Sorry, I don’t get what you are talking about. The former president of the American Psychiatric Association said they were fake, no science to back them up. Of course, tranquilizing an unruly child can be a godsend to fed up teachers and parents. But those kids wind up as psychopaths later in life. Who wouldn’t? Perturbing someone’s chemistry for so long can only result in tragedy.

      http://www.pbs.org/wgbh/pages/frontline/shows/medicating/experts/exist.html

    • As someone who has a Adderall script for the past 17 years, I agree ADHD, like most “behavior” disorders, is just a classification of personality tendencies. There is no evidence of actual physical dysfunction. Simply put, you give anyone Adderall, they will enjoy mundane, boring, repetitive work and perform at a higher level.

      • Agent Amsterdam

        “The former president of the American Psychiatric Association said they were fake, no science to back them up.” – I couldn’t find that statement in your article.

        The article is pointing out that the classification of ADHD as a neubiological disorder is incorrect and that in the US probably a lot of ADHD diagnoses are false positives. Another concern is the treatment of ADHD with stimulants: these don’t cure the problem (oh so there is a problem after all?), they just mask the symptoms andt they are also addictive.

        Well, proof of ‘actual physical disfunction’ is not necessary for a syndrome to exist. Or would you also say schizophrenia is “fake”? Post traumatic stress syndrome, some made up bullshit? Psychosis, not real? (There’s a shitload more examples if you don’t think these two disorders are real).

        But it gets better: the scientific evidence for ADHD is, anno 2016, overwhelming. It also proves that there are indeed lots and lots of false diagnoses in the USA, and that stimulants don’t cure the problem but do mask the symptoms (if you have ADHD that is). Medical science is actually also pointing out the causes of ADHD by pinpointing it’s unique genetic patterns.

        So stims don’t cure the problem, just masks symptoms, OK, but what if the symptoms are addiction to sex, drugs, food, and/or booze, dangerous thrill seeking behaviour, conflicts at work and in relationships, financial mismanagement, general unreliability, lack of self esteem, depression? A “lively” child is OK in my book, debilitating ADHD is something else, trust me. Ever met a person who is in constant pain because he dislocated some vertebrae in a car crash but can’t stop hurting himself because of uncontrollable twitching? I did. I must admit there was something comical about it, until he explained that he didn’t really want to live anymore. He had kids and that’s what kept him from committing suicide. Would it be OK for that person to mask some symptoms and be able to get a good night of sleep again? Hell yeah.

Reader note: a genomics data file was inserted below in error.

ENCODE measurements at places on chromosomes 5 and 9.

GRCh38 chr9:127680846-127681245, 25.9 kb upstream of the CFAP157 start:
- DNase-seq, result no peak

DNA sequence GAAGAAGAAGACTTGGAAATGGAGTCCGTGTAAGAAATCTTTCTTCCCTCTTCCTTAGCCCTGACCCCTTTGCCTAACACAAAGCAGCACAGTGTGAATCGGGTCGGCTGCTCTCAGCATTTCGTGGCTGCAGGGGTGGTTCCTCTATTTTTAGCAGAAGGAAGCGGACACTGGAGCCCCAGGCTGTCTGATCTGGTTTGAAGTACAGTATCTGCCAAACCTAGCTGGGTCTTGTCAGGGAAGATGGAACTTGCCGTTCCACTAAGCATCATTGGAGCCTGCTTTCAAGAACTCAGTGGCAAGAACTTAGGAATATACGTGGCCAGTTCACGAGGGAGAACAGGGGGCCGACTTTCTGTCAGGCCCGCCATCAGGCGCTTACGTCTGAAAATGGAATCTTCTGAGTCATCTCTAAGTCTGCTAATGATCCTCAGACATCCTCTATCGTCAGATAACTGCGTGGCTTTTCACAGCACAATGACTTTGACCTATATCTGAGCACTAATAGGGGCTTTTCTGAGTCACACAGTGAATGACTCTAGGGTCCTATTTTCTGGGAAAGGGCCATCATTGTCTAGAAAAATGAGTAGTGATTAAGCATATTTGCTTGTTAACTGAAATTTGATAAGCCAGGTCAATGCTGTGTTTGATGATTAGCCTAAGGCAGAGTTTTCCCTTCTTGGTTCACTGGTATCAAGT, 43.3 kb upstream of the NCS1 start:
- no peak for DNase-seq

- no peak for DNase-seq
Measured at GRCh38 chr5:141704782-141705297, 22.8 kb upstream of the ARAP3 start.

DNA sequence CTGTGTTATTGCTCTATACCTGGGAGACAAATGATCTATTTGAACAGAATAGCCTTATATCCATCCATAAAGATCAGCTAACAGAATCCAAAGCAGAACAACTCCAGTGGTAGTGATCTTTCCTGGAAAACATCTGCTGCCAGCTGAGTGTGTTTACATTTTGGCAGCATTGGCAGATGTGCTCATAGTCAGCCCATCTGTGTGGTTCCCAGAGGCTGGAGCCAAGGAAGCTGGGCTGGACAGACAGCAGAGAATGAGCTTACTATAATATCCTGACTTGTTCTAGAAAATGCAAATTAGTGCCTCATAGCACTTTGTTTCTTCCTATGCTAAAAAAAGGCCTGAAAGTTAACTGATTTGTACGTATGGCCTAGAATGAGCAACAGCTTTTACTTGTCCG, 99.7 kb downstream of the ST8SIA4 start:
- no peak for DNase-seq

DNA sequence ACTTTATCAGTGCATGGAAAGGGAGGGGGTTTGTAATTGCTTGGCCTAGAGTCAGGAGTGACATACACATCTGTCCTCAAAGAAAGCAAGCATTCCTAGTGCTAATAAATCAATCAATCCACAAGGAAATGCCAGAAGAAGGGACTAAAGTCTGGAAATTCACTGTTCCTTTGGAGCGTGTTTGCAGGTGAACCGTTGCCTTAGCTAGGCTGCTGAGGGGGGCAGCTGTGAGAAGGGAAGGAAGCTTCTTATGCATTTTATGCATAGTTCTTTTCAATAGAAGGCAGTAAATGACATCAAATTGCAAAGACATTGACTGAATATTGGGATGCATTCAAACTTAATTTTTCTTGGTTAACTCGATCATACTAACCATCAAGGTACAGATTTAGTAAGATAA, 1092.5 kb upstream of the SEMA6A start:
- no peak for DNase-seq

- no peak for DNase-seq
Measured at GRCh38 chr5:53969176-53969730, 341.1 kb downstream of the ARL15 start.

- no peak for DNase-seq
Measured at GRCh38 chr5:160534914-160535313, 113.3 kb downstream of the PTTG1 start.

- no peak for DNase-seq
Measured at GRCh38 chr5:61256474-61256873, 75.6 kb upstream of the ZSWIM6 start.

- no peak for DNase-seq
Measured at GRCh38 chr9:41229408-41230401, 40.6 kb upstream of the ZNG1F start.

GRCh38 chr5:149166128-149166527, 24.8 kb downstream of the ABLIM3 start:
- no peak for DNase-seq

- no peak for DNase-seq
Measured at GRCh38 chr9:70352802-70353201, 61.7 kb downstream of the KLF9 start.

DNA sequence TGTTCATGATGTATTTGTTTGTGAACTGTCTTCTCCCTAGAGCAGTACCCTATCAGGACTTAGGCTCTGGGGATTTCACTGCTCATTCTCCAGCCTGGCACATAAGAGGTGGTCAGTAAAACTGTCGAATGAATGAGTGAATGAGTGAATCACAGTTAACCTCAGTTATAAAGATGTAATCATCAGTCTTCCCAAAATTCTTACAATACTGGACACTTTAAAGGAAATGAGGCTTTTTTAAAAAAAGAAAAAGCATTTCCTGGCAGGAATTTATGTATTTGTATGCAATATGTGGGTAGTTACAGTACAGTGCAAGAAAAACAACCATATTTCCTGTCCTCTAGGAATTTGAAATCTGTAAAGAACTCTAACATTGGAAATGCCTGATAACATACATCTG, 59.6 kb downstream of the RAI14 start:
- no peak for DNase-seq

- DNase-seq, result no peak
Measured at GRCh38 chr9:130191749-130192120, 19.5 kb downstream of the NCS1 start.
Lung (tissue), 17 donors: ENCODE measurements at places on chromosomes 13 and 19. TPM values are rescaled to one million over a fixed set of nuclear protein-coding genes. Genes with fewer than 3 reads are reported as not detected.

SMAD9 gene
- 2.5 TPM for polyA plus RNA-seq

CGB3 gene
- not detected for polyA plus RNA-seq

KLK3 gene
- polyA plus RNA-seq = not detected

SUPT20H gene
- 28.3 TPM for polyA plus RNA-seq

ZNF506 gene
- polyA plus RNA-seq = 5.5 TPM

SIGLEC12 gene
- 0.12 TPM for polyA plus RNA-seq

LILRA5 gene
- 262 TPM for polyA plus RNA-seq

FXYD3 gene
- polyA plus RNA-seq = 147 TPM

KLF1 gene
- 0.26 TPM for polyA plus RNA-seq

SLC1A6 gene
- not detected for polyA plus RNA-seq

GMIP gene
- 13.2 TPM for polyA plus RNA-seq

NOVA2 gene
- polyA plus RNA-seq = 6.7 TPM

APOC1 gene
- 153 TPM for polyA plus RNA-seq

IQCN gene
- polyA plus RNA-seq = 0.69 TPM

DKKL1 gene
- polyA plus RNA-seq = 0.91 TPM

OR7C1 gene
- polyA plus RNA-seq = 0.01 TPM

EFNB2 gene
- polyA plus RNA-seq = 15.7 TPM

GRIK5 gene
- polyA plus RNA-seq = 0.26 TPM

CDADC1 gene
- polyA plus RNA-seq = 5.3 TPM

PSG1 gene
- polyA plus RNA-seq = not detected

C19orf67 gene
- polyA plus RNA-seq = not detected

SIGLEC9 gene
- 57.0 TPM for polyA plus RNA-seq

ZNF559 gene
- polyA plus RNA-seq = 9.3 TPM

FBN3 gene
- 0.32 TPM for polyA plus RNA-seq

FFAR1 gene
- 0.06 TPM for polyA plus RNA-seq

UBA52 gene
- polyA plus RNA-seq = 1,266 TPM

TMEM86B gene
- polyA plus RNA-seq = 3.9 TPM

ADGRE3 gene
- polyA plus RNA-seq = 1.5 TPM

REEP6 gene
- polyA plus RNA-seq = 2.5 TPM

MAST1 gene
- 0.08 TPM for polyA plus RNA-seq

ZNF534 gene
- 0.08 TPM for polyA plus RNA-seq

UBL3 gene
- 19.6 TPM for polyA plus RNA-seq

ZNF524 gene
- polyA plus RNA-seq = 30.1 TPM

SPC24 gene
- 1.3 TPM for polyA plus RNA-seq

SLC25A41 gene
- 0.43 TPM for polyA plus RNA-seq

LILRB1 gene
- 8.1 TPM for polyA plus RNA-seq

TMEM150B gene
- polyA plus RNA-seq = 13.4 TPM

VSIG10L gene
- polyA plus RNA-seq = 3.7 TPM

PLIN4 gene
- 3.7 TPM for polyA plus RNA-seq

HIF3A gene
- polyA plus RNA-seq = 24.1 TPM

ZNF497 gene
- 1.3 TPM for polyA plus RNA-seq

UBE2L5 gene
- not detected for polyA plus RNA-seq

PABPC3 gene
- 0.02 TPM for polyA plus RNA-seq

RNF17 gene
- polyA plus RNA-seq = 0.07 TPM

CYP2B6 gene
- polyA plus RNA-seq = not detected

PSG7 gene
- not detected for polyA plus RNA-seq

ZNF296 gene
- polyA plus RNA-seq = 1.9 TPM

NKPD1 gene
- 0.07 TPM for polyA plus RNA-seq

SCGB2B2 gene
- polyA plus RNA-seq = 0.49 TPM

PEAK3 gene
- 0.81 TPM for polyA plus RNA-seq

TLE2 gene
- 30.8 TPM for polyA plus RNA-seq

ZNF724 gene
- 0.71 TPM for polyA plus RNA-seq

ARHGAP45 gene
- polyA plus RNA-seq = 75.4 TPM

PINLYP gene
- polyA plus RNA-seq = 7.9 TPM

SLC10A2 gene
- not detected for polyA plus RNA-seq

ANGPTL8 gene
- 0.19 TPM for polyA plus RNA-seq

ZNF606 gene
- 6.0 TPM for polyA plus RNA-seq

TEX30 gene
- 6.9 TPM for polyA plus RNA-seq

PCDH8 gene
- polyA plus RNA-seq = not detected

“But he’ll become a psychopath. Who wouldn’t”?

        Nobody would. Psychopathy is a completely unrelated disorder in the amygdala, read some fucking information before stating such ridiculous nonsense. You would have been surrounded by psychopaths since WWII if that were true.

        Do you mean psychosis, maybe? Sure, stimulant use can lead to temporary psychosis (not psychopathy) but within therapeutical dosage your chances are near zero for that to happen (< 0.01%). Heavy abuse of crystal meth might get you there but then, still, not the amphetamines would be causing it, but sleep deprivation.

        Your health care system is full of amoral lobbyists and greedy pills salesmen. That’s the problem. Why is nobody using cheap QB-tests for determining ADHD? Because you can’t fake those. The people want amphetamines, the industry wants to make money, end of story. But easy to fake syndrome =/= Fake syndrome.

        Some articles (there’s loads more, but I’m sure The Lancet is OK for those who appreciate highly reputable scientific publications)

        http://www.thelancet.com/journals/lancet/article/PIIS0140-6736%2810%2961109-9/fulltext#
        http://www.nature.com/ng/journal/v44/n1/full/ng.1013.html
        http://www.kcl.ac.uk/ioppn/news/records/2015/november/brain-patterns-adhd-bipolar-disorder.aspx

        QB test (FDA approved stuff, boys.):

        https://www.qbtech.com/qbtest.html

        All in all, OP is rightfully concerned about stimulant abuse and the rotten system behind it. I can fully understand some viewpoints and I share some of these concerns.

        OP’s theories about ADHD, on the other hand, are so far from the truth that even his own evidence doesn’t support them.

        Finding some quote online, removing it from it's context and paraphrase it badly to be able to base a foaming rant on it is not that hard. But neither is finding systematical scientific evidence for ADHD in top tier medical journals. I’m guessing that either OP hasn’t been looking for it very hard or OP has been ignoring it very hard. Whatever may be the case, and however good hearted the intentions of this article, it’s a manifest of ignorance and, frankly, a bit insulting to people with serious ADHD, who should be able to try and cope with their problem without also having to deal with the contempt and disbelief of prejudiced nitwits telling them they’re just a bunch of phonies faking some syndrom to get free drugs or to shut up their offspring.

        To the guy with the 17 years prescription: if all you get from it is enjoyment in doing boring tasks, get a fucking life, man. With 10% of the US population on stims and only 2% of this population having ADHD (plus what your statement tells me), I’m guessing you don’t have ADHD and you don’t have a clue about ADHD either.

        • THANK YOU for this comment. That’s all I wanted to say, and perfectly supported by facts that can be checked.
          I was extremely bothered by this article, it’s horribly presumptuous and perfectly happy with its ignorance.

  2. Agent Amsterdam

    I would edit my drafty text and remove a bunch of obvious typos if I could. The argument is there as intended, though.